Friday, November 06, 2009

Marking the day

November 6th, 1996 is a day that I will never forget. Just 4 days after my 16th birthday, my mom took me out of school early so I could go and get my driver's license. I passed easily, and to celebrate afterwards, we went to the mall to get lunch. As I sat across the formica table from mom, sunlight pouring in through the skylights of the food court of the Cool Springs Galleria, I realized something was wrong. As I looked at mom, I knew there was something she wasn't telling me, and when I inquired she finally broke down and told me that my cousin Mark had died that morning. She didn't want to tell me earlier because she didn't want to distract me from taking my driving test. Through the shock and sadness I realized that every time I stared at my driver's license, my happy face smiling back, that the date, November 6, 1996, the date my license was issued, would always hold a much different meaning to me.

Mark was a year younger than me, and had been diagnosed with brain cancer the fall of my freshman year. If I remember correctly, the doctors gave him 6 weeks to live when he got the diagnosis. Mark proved them wrong and lived for more than a year afterwards. His illness brought our family together in a way nothing else has since, or will ever do. My entire mom's side of the family dropped what they were doing in the fall of 1995 when Mark was fist diagnosed with cancer, and we all made the trip up to Wisconsin to visit with Mark, my aunt and uncle, and the rest of my cousins. The weekend was bittersweet because we were all together, but no one knew how much time Mark would have with us.

Summer of 1996 came, and we began a legacy of annual 4th of July parties. All of mom's side of the family made the trek down to Tennessee, Mark and his family included, and we swam in the pool, ate way too much food, and set off fireworks. The parties have happened every summer since then, with the exception of one, I believe the first summer mom and dad moved into the Franklin house. Now the parties are held in Cannelton at my aunt Lisa's house, but it's still a lot of a fun, and a great excuse for everyone to get together. Had Mark never gotten sick, we probably never would have began this tradition. Something greater came of this tragedy for me personally though.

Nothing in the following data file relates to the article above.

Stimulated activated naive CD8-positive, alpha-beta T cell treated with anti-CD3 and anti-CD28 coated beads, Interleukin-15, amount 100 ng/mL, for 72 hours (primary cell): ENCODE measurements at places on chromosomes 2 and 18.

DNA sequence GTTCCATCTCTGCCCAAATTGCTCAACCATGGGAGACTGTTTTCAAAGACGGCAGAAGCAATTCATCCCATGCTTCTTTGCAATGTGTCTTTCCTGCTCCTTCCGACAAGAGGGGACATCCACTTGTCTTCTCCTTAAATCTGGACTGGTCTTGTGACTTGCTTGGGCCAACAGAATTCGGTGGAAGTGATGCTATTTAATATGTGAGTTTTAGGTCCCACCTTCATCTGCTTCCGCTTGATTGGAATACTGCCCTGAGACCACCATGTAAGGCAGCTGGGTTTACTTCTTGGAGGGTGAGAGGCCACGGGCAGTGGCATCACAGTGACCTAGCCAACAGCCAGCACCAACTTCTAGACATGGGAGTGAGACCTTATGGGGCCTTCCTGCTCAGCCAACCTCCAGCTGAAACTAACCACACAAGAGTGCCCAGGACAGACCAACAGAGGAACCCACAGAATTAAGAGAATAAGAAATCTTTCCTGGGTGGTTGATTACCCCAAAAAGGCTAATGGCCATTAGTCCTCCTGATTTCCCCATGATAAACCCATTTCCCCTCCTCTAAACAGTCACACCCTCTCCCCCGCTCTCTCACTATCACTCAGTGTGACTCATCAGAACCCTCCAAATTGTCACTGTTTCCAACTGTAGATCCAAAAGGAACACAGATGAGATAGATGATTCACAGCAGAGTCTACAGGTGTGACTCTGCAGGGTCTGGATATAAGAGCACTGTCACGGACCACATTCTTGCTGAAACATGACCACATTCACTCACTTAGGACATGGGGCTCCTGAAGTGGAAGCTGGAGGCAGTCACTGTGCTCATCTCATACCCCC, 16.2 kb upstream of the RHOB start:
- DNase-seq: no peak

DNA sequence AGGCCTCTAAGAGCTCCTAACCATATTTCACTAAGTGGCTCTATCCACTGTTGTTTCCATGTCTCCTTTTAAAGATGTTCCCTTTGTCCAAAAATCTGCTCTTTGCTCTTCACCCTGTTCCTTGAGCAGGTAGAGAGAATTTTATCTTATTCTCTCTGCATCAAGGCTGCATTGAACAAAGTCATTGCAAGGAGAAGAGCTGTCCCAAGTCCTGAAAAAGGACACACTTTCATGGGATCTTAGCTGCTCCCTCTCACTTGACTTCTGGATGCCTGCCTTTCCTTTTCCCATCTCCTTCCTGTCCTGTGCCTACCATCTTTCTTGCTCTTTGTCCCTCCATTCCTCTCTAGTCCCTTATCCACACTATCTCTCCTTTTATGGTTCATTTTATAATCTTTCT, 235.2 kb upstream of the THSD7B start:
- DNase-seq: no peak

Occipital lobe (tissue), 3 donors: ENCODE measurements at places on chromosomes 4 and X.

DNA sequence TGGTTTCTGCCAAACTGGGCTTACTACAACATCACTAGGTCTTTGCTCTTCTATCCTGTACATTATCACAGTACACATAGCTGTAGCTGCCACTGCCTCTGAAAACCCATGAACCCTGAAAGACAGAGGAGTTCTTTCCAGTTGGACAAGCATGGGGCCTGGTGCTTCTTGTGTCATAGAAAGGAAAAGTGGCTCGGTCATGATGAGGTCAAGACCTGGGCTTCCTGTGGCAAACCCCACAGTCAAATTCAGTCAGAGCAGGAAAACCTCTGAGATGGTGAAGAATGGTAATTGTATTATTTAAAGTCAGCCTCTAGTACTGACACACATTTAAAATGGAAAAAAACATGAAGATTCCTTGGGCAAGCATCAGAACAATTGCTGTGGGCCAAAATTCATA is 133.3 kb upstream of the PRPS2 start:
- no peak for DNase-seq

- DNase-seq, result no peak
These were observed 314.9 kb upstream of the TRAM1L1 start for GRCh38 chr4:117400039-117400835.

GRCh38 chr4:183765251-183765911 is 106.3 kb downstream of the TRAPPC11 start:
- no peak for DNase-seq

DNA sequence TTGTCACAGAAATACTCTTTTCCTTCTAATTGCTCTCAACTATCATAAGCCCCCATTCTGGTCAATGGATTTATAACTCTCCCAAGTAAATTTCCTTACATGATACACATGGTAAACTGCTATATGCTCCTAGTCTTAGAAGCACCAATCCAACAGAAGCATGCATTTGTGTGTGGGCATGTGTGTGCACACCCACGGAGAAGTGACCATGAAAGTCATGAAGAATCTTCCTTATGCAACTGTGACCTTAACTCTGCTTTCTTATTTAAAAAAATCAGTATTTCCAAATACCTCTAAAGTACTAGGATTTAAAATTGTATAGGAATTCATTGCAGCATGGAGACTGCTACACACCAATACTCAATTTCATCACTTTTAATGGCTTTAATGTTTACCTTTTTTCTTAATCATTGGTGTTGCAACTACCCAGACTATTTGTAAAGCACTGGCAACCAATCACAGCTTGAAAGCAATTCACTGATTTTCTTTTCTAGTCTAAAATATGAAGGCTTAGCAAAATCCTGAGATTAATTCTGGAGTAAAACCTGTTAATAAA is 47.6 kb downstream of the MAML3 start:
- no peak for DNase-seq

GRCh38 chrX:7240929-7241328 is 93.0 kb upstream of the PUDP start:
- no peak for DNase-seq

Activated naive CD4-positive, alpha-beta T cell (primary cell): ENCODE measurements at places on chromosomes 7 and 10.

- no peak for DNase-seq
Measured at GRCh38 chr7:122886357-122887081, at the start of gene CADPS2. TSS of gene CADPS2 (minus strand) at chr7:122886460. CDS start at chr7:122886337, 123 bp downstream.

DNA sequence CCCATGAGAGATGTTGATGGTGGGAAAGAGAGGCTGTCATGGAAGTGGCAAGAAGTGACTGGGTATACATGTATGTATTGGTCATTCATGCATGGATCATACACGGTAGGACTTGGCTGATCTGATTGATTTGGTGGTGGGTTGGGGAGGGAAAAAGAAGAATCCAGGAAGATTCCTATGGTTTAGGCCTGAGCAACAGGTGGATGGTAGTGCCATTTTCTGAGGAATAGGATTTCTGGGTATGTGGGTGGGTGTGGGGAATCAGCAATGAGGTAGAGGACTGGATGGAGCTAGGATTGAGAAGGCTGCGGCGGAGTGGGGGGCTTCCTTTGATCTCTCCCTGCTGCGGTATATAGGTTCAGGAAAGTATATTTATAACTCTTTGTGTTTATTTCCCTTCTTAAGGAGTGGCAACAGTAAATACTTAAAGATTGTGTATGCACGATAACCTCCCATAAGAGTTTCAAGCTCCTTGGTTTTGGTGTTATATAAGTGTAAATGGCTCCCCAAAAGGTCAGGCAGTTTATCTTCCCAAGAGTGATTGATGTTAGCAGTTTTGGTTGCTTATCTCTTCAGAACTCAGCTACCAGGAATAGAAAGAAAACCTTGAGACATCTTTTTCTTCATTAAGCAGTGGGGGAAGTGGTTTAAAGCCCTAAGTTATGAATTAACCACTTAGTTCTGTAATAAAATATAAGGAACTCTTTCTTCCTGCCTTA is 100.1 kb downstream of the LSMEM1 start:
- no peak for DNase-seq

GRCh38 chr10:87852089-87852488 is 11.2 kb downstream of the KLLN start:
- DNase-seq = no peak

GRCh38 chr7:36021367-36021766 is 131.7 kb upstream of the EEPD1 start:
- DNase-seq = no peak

When Mark passed away 13 years ago today, I was already a Christian, but like anyone I struggled with the difficult questions about life and death. Why are we here? Why do good things happen to bad people, and how could God could be in something so sad? I reasoned then as a teenager that God must have really needed Mark for some other special purpose, a purpose that could not be fulfilled on earth.

Some people lose their faith in times of crisis, but my faith in Jesus is what got me through that experience, and facing that crisis strengthened and shaped my faith more so than any event has in my life. I could not fathom a world where life or death does not matter, and there is no afterlife, or purpose for living, and so the pain led me to Christ, and solidified my belief that He is in everything, even if we don't understand it. As I have matured in my faith, I understand that while God does have his hand in everything, He doesn't necessarily cause something to happen, but we can't know His mind or His purpose. Instead we must trust that He is in control, and that we do have a purpose. God created us to glorify Him, and by following His example set by Christ, that others may know Him, and know their purpose in life as well.

Every year on this day I think about Mark, and think about how old he would have been. But I also cling to Jesus and remember that I am not in control, and surrender my life to the one who is.

3 comments:

Nikki said...

Beautiful post. I will never forget that day either. I, too, agree that God's purpose for Mark's life was much bigger than we can understand.

Mia said...

Amanda, your faith in Jesus is, as I've always known, incredible. This writing is as much a tribute is Christ as it is to Mark and his family. Thanks for sharing.

Jane Huber said...

I agree with some of what you have said. My God is a woman, she is kind and good. She only wants good things for her children. The bad things that happen have nothing to do with HER. These things happen because of science and nature. She has allowed my family to go on. Thanks for the thoughts of Mark as he is always in ours.